We Can All Make a Difference
To make a difference, we must make a different choice from our natural distractions: Choose to be willing to do God's will. Pray and seek opportunities each day to make a difference in the lives around you.
Be motivated by role models like Col. Gail Halverson. Col. Halverson is a role model on how the Lord worked through his life to encourage many children during the Cold War behind the Berlin Wall. And he ultimately reached people around the world.
Col. Halverson served in the Army Air Corps during WWII. After the war, he continued to serve in the military. In response to the Soviet blockade of land routes into West Berlin, the United States conducted the Berlin Airlift. It was a massive airlift of food, water, and medicine to the citizens of the besieged city.
Col. Halverson arrived in Germany in early July 1948 where he flew three roundtrips daily as part of the Berlin Airlift. As airplanes landed, he saw a group of children looking through barbed wire. He learned all the children asked was that the Americans continue with the airlift and not abandon them.
The frightened children also tugged at everyone's heartstrings: They said they desired freedom more than food. Gail Halvorsen loved children and his heart deeply desired to help them. He reached into his pocket and pulled out two sticks of gum. He broke the gum into pieces and distributed them to the kids.
Col. Halverson promised them that he would return the next day by plane and drop down more candy. But the children wondered how they would recognize his plane. To that he replied, "I'll wiggle my wings." That earned him the nicknames "Uncle Wiggly Wings" and the "Berlin Candy Bomber."
Halvorsen created "mini parachutes" by tying strings to the corners of handkerchiefs and then attaching it to candy. The following day he released the handkerchiefs and the children joyously gathered the candy! This was the beginning of "Operation Little Vittles."
What began with a pilot's spare handkerchiefs and candy purchased at the local commissary soon spread throughout the airlift! Ultimately, there were 25 participants in his squadron alone.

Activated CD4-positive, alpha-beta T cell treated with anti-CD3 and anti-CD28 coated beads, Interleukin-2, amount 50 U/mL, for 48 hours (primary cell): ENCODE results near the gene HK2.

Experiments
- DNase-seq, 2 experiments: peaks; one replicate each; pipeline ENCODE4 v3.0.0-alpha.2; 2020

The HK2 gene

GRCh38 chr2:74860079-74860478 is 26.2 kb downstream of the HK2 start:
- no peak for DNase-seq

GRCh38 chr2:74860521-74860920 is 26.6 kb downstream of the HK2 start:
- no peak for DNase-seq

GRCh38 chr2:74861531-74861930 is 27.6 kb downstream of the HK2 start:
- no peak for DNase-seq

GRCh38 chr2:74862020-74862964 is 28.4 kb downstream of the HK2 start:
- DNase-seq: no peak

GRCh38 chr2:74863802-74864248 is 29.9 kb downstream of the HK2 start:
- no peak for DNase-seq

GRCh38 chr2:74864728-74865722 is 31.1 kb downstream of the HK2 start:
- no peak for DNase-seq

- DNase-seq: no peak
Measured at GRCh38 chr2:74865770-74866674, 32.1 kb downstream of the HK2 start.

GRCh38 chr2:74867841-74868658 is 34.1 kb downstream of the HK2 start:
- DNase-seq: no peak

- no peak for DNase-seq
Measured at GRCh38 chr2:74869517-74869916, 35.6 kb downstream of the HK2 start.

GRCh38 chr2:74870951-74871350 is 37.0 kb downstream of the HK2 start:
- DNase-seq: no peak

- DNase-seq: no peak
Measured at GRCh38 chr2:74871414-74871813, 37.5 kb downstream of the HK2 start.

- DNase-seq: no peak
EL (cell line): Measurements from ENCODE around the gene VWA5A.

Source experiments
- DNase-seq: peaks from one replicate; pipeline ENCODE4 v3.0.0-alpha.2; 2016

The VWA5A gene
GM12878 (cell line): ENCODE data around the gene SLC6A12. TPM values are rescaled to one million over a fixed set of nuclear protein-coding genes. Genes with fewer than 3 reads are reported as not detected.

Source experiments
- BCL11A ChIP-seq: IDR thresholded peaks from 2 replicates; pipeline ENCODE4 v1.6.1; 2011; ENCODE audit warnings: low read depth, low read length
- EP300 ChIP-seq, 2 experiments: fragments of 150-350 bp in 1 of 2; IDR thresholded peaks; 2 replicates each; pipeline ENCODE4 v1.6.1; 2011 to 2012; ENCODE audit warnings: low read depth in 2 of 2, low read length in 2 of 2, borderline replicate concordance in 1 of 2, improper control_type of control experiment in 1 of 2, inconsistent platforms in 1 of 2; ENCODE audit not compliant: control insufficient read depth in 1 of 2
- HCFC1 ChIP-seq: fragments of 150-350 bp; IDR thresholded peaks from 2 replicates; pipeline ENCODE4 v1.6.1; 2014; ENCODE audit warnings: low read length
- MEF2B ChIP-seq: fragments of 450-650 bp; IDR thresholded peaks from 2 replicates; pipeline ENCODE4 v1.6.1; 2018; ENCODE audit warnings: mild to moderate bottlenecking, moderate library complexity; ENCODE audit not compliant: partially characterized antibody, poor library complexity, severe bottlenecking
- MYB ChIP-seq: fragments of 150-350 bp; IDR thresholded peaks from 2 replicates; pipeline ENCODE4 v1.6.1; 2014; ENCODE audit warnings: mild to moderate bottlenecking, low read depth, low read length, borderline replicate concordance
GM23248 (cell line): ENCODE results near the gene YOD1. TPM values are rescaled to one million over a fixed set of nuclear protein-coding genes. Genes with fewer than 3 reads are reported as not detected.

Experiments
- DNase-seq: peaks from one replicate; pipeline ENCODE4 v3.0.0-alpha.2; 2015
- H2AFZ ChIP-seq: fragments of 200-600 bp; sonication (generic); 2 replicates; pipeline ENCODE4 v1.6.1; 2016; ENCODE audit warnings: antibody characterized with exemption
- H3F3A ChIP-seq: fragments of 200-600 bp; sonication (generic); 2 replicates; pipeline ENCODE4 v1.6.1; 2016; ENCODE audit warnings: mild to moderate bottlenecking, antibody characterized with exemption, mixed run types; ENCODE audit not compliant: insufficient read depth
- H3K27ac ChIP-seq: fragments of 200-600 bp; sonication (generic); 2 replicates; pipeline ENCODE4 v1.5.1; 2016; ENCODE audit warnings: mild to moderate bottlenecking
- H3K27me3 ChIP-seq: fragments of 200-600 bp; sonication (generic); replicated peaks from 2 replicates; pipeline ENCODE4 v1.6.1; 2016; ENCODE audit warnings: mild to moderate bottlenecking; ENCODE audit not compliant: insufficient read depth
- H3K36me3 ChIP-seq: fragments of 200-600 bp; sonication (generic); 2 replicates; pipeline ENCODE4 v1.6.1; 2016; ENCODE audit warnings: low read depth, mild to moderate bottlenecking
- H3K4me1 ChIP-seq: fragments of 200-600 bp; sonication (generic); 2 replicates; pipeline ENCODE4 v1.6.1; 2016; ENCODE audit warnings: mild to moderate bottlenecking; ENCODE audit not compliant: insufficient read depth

As word spread about this touching effort, the American Confectioners Association donated tons of candy for the cause. The treats arrived at Westover Air Force base in Chicopee, Massachusetts, where local school children assembled the candy parachutes which were then sent on to Germany.
By January 1949, approximately 250,000 parachutes with 23 tons of candy had been dropped over Berlin. Operation Little Vittles helped reassure Berlin residents that the West would not abandon them. As one young Berlin child later told Col. Halvorsen, "It wasn't [just] chocolate. It was hope."
Since then, candy has been dropped to bring encouragement, lift spirits, and promote goodwill in other countries such as Kosovo, Japan, Guam, Albania, and Iraq. Col. Halvorsen has received numerous awards for his role in "Operation Little Vittles," including the Congressional Gold Medal.
Today, Col. Halverson is 99 years old and still going strong. (He will be 100 years old on October 10!) When asked for advice for today's Americans he said, "'First of all, it is essential to know how blessed we are to be Americans. This country was designed and made possible through the deity and heavenly direction to get us on our feet and to get us going."
Friends, it all started when a man acted on his willingness to do God's will and help children in the way he could. This should motivate us all as we all can do our part to bring hope to others. We have hope in Christ and need to share that fact with those around us. 2020 has been a challenging year. It's a time to get creative; we can make a difference. Let's be like Col. Halverson who saw a need and did something about it. We can do that, too. Give and do what you can with a heart willing to do God's will. You'll be amazed at what God will do as you do!
God bless you always,Carrie Stoelting and Stacie StoeltingSisters and founders of Unite the USA
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Unite the USA's
Featured Veteran of the Month:
Virtual Parade for Heroes
The next installment of our parade (Virtual Parade for Heroes: Part 3) will occur near Veterans Day. Veterans and military families can submit pictures to us of their loved ones who served by emailing us at firstname.lastname@example.org. We will post it on our web site, on Unite the USA's social media, and in a musical video virtual parade to honor him or her.